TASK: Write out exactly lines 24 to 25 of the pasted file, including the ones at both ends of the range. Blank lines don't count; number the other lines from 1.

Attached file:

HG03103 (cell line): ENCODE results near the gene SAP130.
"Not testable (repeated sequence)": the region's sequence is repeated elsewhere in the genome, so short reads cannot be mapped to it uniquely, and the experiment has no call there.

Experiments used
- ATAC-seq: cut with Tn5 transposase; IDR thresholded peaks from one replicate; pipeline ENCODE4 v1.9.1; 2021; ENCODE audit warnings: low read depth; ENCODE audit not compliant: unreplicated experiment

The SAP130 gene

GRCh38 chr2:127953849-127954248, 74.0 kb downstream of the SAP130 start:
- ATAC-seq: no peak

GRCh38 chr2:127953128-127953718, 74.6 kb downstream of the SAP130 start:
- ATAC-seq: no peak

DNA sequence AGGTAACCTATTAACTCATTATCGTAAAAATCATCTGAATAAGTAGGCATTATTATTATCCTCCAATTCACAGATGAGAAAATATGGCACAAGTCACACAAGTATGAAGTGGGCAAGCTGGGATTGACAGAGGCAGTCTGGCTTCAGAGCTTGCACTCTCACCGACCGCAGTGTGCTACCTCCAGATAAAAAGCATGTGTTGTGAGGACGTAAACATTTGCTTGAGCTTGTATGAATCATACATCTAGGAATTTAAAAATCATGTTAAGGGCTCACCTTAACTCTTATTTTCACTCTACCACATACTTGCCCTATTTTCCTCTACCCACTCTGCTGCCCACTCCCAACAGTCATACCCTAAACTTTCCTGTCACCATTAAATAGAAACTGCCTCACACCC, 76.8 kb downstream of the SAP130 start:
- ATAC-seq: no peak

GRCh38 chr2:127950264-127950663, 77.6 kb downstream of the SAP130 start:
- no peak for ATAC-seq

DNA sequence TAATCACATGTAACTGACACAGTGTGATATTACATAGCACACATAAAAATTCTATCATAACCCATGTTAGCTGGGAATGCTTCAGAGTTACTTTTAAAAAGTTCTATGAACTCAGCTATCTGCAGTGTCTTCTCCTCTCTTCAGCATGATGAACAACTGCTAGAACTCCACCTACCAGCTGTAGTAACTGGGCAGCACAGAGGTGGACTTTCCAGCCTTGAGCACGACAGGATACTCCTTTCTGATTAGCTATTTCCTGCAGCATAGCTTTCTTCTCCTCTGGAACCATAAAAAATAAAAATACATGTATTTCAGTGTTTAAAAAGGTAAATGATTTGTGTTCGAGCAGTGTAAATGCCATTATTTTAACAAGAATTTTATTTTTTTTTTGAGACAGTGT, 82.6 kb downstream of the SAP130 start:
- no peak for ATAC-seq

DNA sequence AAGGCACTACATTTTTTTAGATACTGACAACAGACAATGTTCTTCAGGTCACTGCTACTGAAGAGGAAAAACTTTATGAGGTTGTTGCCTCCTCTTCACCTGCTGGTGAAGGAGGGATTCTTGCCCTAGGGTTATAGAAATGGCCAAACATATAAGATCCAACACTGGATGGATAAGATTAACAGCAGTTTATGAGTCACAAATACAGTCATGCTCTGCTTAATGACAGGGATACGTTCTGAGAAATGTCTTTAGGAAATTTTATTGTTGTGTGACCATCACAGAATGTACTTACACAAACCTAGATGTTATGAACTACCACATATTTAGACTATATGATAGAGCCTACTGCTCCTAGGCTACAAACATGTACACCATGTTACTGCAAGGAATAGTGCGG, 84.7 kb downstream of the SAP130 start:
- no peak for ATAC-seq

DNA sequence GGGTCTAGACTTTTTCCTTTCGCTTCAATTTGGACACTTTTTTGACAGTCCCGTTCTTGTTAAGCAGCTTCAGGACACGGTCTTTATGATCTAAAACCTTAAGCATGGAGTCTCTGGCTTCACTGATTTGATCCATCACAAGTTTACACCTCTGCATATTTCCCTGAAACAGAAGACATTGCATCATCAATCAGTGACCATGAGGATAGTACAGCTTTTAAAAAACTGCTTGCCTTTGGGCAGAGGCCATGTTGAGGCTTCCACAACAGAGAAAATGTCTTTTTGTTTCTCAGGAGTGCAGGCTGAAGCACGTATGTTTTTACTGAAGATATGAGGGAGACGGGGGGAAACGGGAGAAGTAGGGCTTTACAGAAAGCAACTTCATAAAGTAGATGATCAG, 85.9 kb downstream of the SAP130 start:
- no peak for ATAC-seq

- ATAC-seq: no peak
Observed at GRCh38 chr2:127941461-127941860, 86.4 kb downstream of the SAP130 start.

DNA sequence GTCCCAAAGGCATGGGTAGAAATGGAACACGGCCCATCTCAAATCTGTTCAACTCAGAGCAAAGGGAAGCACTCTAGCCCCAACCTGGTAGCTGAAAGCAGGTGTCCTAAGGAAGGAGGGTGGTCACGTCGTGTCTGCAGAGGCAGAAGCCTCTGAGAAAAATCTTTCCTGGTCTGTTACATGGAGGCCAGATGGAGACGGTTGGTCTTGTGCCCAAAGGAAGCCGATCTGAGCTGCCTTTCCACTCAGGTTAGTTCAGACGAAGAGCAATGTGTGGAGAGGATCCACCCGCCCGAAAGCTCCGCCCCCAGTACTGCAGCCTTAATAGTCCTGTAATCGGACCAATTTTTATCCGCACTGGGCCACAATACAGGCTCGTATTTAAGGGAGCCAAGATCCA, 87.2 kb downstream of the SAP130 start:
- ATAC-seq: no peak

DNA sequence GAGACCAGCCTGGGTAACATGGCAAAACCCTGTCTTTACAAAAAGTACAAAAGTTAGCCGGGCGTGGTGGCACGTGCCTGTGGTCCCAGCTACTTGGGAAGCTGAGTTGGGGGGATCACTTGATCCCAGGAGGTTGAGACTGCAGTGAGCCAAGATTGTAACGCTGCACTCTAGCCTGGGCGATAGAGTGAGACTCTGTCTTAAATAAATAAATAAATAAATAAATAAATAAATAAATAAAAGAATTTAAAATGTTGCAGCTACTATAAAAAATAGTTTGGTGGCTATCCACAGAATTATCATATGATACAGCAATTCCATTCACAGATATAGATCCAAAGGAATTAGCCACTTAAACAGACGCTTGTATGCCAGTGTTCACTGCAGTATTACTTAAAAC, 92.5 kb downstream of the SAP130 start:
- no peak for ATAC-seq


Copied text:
DNA sequence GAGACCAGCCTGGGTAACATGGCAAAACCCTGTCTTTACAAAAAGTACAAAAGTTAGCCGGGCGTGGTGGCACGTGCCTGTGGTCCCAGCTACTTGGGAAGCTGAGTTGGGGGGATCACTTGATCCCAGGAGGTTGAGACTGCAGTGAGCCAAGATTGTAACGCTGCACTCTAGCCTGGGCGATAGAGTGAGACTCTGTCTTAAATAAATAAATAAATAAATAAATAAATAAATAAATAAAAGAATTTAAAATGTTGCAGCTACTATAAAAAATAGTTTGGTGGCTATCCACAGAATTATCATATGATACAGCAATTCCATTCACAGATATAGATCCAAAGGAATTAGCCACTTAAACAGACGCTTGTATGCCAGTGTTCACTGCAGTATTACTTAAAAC, 92.5 kb downstream of the SAP130 start:
- no peak for ATAC-seq